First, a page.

Run. The word echoed around me from all directions. It was a big bright red neon flashing sign blocking all paths forward. That’s the word my cousin Lynne, a writer for the television business, dreamed of the night before her script was sent into the twilight zone of television. Run.
I arrived in Los Angeles, Ca. with my cousin in total panic mode. Her boss had changed his mind; he didn’t want this story anymore, he wanted that one. With less than a week until deadline, after writing a perfectly adequate script for episode seven of ‘In Plain Sight” for season three, Lynne was back at square one. New story. New dialogue. Blank page.
And I was still jealous of her life. My cousin was living out my dream. Her words reverberate through television sets across the country by means of the characters Mary, Marshall and Stan of ‘In Plain Sight.” How freakin’ cool.
As you might be able to tell, I didn’t go on your typical college spring break. I opted to get a peek into the industry that has become both a passion and an addiction, rather than take part in the Cancun or Puerto Rico drunken haze that many students chose. While I may not have gotten free drinks, I can easily say that I would not have traded my experience for anything else.
My days consisted of reading old scripts on the beach and my nights consisted of discussing the new scenes Lynne was writing. I spent a week getting a first-hand look at both the stress that comes from the entertainment industry and the immense sense of accomplishment. I saw the blank piece of paper that the episode began with progress to a full script.
My cousin brought me to the NBC/Universal lot where I entered my own personal heaven on earth. I met the writing staff of USA’s ‘In Plain Sight” and SyFy’s ‘Warehouse 13″ and was given a tour of the ‘CSI” sets by one of the veteran writers of the show who has worked there for seven seasons. Upon telling these various professionals that I wanted to break into the television industry, I received a variation of one response.
‘Oh man,” one writer said with a look on his face that clearly expressed sympathy. ‘Good luck” was another preferred reaction. My personal favorite however was, ‘Run away while you still can.” It all came back to that one word. Run.
Initially, you might think that this would be discouraging and disappointing. But then I sat in the offices with the writers. I saw how the collaboration and teamwork of a writing staff can take the story and develop it so that it works for the screen. I watched the producer’s cut of an episode in the writers’ room of ‘In Plain Sight” where they encouraged one another and admired the way their words were transformed on the screen.
After taking an oath of secrecy and being warned of spoiler alerts, I watched the footage for the upcoming ‘Warehouse 13″ episodes. And for all their warnings and caution signs about the difficulty and stress of their jobs, sitting in that room felt like I was sitting amongst a group of guys who absolutely loved what they were doing. The office was plastered with drawings of the gadgets from the show and the white-boards filled with ideas for future episodes.
David Rambo, ‘CSI” writer and producer, then took me from the writers’ room to the Stage for a tour of the ‘CSI” sets. I got a first-hand look at the morgue, followed by a trip to the hospital and finally a visit to the interrogation room and offices of ‘CSI: Las Vegas.” All on Stage 25 of the Universal lot. Over in another building, on the swing set of the show, the crew was set up to film a separate set of scenes on a special made set for the episode. As I was introduced to more writers and crewmembers I got more of those looks as if to say, ‘I hope she knows what she’s getting herself into.”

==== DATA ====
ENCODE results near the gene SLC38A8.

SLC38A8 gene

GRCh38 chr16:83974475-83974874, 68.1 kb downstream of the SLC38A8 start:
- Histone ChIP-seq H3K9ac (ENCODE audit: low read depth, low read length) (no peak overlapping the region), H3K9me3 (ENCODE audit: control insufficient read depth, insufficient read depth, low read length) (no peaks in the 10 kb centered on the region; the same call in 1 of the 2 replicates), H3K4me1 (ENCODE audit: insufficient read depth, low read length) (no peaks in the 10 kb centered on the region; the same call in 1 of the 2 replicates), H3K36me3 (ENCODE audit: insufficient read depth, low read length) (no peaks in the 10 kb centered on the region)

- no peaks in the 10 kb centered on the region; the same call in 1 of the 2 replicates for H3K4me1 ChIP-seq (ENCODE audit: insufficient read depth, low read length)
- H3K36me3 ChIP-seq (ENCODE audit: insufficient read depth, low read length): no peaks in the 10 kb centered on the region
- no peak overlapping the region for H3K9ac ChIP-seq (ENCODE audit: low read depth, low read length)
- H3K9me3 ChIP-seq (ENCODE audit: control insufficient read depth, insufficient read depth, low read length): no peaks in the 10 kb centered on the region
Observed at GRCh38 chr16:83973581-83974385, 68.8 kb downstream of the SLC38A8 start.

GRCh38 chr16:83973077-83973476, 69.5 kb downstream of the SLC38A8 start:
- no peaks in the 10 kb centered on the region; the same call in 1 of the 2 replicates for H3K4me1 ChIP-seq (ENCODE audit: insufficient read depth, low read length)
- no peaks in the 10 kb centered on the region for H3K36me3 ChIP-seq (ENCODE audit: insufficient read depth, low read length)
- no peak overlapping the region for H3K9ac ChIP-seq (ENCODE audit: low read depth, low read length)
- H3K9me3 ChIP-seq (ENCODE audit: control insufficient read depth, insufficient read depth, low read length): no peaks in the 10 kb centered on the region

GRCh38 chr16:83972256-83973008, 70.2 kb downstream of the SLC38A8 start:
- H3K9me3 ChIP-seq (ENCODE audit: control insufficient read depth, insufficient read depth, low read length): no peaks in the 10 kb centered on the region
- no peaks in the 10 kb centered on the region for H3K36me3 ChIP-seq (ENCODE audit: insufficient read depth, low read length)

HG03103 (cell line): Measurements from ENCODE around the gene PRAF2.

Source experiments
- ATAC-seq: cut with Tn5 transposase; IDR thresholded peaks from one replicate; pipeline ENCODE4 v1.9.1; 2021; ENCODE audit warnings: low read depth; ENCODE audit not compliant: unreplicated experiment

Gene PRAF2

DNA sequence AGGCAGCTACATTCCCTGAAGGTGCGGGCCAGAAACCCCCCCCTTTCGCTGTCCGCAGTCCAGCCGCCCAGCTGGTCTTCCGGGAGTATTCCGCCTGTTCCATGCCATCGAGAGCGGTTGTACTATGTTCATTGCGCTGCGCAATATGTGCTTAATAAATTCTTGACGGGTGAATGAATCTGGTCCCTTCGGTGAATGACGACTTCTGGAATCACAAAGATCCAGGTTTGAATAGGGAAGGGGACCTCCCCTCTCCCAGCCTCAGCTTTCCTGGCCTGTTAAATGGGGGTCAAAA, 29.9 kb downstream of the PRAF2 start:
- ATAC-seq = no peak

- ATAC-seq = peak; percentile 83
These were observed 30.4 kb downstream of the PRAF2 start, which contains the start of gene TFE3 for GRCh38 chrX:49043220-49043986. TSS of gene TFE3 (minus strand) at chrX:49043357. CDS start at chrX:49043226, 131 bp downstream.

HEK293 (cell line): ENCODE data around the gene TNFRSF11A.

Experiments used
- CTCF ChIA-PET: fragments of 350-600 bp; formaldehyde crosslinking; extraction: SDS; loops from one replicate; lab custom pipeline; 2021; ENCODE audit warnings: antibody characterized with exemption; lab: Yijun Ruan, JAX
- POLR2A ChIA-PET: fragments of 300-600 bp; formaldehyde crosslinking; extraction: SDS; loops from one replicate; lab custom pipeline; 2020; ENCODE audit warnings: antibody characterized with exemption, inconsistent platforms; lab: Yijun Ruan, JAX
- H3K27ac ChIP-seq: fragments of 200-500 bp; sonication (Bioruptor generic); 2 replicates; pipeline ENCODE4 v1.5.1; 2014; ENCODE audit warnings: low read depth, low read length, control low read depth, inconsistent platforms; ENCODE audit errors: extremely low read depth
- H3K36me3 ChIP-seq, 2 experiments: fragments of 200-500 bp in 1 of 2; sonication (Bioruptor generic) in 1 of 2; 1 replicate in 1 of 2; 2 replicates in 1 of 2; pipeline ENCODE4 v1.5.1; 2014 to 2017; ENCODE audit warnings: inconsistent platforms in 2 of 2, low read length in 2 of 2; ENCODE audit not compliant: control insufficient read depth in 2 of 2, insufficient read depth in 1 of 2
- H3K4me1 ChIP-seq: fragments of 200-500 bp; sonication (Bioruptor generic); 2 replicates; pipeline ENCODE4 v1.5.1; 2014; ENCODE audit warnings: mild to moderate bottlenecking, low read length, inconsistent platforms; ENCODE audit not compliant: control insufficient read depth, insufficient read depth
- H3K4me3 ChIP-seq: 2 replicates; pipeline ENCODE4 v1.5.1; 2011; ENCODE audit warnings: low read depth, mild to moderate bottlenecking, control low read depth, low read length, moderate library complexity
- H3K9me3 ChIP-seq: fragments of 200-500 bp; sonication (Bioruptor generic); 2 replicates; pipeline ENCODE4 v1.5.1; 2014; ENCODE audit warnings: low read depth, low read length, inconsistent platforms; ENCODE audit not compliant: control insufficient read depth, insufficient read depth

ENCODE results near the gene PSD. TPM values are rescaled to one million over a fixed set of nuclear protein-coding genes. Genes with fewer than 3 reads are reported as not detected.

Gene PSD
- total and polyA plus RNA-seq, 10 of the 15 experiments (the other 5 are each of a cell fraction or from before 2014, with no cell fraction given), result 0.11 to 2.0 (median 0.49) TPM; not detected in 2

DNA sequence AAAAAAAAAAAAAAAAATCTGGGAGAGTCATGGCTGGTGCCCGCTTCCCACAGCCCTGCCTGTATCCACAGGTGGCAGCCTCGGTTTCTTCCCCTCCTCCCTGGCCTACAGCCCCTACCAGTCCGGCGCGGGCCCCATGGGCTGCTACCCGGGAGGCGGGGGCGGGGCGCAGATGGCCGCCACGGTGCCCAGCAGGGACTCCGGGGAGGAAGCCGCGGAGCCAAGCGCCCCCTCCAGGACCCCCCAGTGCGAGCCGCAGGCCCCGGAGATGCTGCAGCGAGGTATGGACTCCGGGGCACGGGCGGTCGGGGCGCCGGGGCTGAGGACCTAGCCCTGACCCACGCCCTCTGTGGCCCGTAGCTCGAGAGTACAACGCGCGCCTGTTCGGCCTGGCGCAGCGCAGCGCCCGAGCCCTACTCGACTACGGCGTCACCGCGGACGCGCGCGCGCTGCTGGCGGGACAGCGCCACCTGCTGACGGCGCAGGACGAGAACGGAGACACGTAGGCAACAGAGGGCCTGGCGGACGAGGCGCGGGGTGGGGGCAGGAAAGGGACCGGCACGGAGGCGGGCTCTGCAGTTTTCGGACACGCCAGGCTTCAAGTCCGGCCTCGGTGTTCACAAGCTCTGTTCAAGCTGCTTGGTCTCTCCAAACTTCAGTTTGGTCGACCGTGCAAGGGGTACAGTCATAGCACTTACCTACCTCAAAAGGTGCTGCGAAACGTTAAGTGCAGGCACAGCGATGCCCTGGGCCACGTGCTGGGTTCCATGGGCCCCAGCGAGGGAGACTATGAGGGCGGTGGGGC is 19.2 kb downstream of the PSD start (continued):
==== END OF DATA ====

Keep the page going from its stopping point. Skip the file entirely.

There was one constant in every show’s staff the way they talked about their fans. Lynne and the ‘In Plain Sight” staff said, ‘Oh the fans are going to love this” while they watched the character development in the cut of an episode. The fact that the writers of ‘Warehouse 13″ chatted about the ‘easter eggs” (hints fixed within episodes of the show) they were planting in the episodes to get their viewers excited. It was how the CSI crew members described how cool it is to get to create a set such as this one and how excited they are for it to air (and it is an awesome set; tune in during April to see).
Yes, I did see the hours and hours my cousin spent locked in her office typing away. And I heard the drama of last minute story changes and dialogue that didn’t come out just right. I saw what the business came down to in its rawest form, before the writing on the page was turned into actions on a set.
But I also saw what the writers liked most about their jobs: the way they bring characters to life and the way they get to share their stories with millions of viewers every week. Writers simply do not get enough credit for the shows or films they are responsible for. When we watch television we see actors we see direction, but how often do you really sit back and listen to the dialogue?
Without the behind-the-scenes work that these people do, none of that would come to life. Marshall wouldn’t have Mary’s back during every witness protection case, Pete wouldn’t get his ‘gut feelings” during a ‘Warehouse” investigation the ‘CSI” crime lab wouldn’t exist.
So I could run. I could look at the challenges and difficulties that the entertainment industry doubtlessly brings to its workers and say ‘too hard, not going to try.” But what fun would that be? More importantly, what excuse would I use for the ridiculous amount of television that I watch? Instead of running away, after meeting writers and visiting sets, I’d rather run with my passion and see where it takes me.
Rosenberg is a member of the class of 2012.